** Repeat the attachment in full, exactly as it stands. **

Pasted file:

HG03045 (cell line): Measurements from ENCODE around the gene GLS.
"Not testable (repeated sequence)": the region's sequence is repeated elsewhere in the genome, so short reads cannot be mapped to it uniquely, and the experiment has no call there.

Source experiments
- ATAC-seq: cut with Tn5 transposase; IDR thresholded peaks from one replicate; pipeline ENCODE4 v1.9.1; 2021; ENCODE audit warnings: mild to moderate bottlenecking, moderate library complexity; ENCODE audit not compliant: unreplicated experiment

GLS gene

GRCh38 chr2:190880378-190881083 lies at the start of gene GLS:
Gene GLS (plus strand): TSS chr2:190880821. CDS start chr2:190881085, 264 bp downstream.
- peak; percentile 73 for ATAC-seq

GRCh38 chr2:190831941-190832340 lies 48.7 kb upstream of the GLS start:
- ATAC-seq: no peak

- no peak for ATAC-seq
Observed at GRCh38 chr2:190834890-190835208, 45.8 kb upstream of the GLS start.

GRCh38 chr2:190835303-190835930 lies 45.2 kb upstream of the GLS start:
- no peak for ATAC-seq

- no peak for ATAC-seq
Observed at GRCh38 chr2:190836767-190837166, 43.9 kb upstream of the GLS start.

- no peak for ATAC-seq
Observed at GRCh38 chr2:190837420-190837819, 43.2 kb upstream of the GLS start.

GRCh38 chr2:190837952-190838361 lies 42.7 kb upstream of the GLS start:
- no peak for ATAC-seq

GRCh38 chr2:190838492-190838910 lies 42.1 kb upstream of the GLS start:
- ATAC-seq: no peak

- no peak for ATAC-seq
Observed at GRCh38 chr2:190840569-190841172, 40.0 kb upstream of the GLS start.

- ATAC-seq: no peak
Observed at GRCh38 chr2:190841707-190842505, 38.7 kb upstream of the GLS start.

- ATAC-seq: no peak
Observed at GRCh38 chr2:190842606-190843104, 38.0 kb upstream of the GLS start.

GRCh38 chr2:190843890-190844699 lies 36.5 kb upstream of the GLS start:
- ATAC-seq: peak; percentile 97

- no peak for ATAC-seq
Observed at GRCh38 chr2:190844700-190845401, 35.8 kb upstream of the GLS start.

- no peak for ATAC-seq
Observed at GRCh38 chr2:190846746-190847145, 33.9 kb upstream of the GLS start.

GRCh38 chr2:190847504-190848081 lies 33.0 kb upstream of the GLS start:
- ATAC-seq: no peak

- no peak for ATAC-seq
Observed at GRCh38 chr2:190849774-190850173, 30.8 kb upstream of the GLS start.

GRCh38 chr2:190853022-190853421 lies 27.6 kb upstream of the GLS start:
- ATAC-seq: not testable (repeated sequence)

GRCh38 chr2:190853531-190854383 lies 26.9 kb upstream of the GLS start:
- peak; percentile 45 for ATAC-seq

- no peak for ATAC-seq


HG03045 (cell line): Measurements from ENCODE around the gene GLS.
"Not testable (repeated sequence)": the region's sequence is repeated elsewhere in the genome, so short reads cannot be mapped to it uniquely, and the experiment has no call there.

Source experiments
- ATAC-seq: cut with Tn5 transposase; IDR thresholded peaks from one replicate; pipeline ENCODE4 v1.9.1; 2021; ENCODE audit warnings: mild to moderate bottlenecking, moderate library complexity; ENCODE audit not compliant: unreplicated experiment

GLS gene

GRCh38 chr2:190880378-190881083 lies at the start of gene GLS:
Gene GLS (plus strand): TSS chr2:190880821. CDS start chr2:190881085, 264 bp downstream.
- peak; percentile 73 for ATAC-seq

GRCh38 chr2:190831941-190832340 lies 48.7 kb upstream of the GLS start:
- ATAC-seq: no peak

- no peak for ATAC-seq
Observed at GRCh38 chr2:190834890-190835208, 45.8 kb upstream of the GLS start.

GRCh38 chr2:190835303-190835930 lies 45.2 kb upstream of the GLS start:
- no peak for ATAC-seq

- no peak for ATAC-seq
Observed at GRCh38 chr2:190836767-190837166, 43.9 kb upstream of the GLS start.

- no peak for ATAC-seq
Observed at GRCh38 chr2:190837420-190837819, 43.2 kb upstream of the GLS start.

GRCh38 chr2:190837952-190838361 lies 42.7 kb upstream of the GLS start:
- no peak for ATAC-seq

GRCh38 chr2:190838492-190838910 lies 42.1 kb upstream of the GLS start:
- ATAC-seq: no peak

- no peak for ATAC-seq
Observed at GRCh38 chr2:190840569-190841172, 40.0 kb upstream of the GLS start.

- ATAC-seq: no peak
Observed at GRCh38 chr2:190841707-190842505, 38.7 kb upstream of the GLS start.

- ATAC-seq: no peak
Observed at GRCh38 chr2:190842606-190843104, 38.0 kb upstream of the GLS start.

GRCh38 chr2:190843890-190844699 lies 36.5 kb upstream of the GLS start:
- ATAC-seq: peak; percentile 97

- no peak for ATAC-seq
Observed at GRCh38 chr2:190844700-190845401, 35.8 kb upstream of the GLS start.

- no peak for ATAC-seq
Observed at GRCh38 chr2:190846746-190847145, 33.9 kb upstream of the GLS start.

GRCh38 chr2:190847504-190848081 lies 33.0 kb upstream of the GLS start:
- ATAC-seq: no peak

- no peak for ATAC-seq
Observed at GRCh38 chr2:190849774-190850173, 30.8 kb upstream of the GLS start.

GRCh38 chr2:190853022-190853421 lies 27.6 kb upstream of the GLS start:
- ATAC-seq: not testable (repeated sequence)

GRCh38 chr2:190853531-190854383 lies 26.9 kb upstream of the GLS start:
- peak; percentile 45 for ATAC-seq

- no peak for ATAC-seq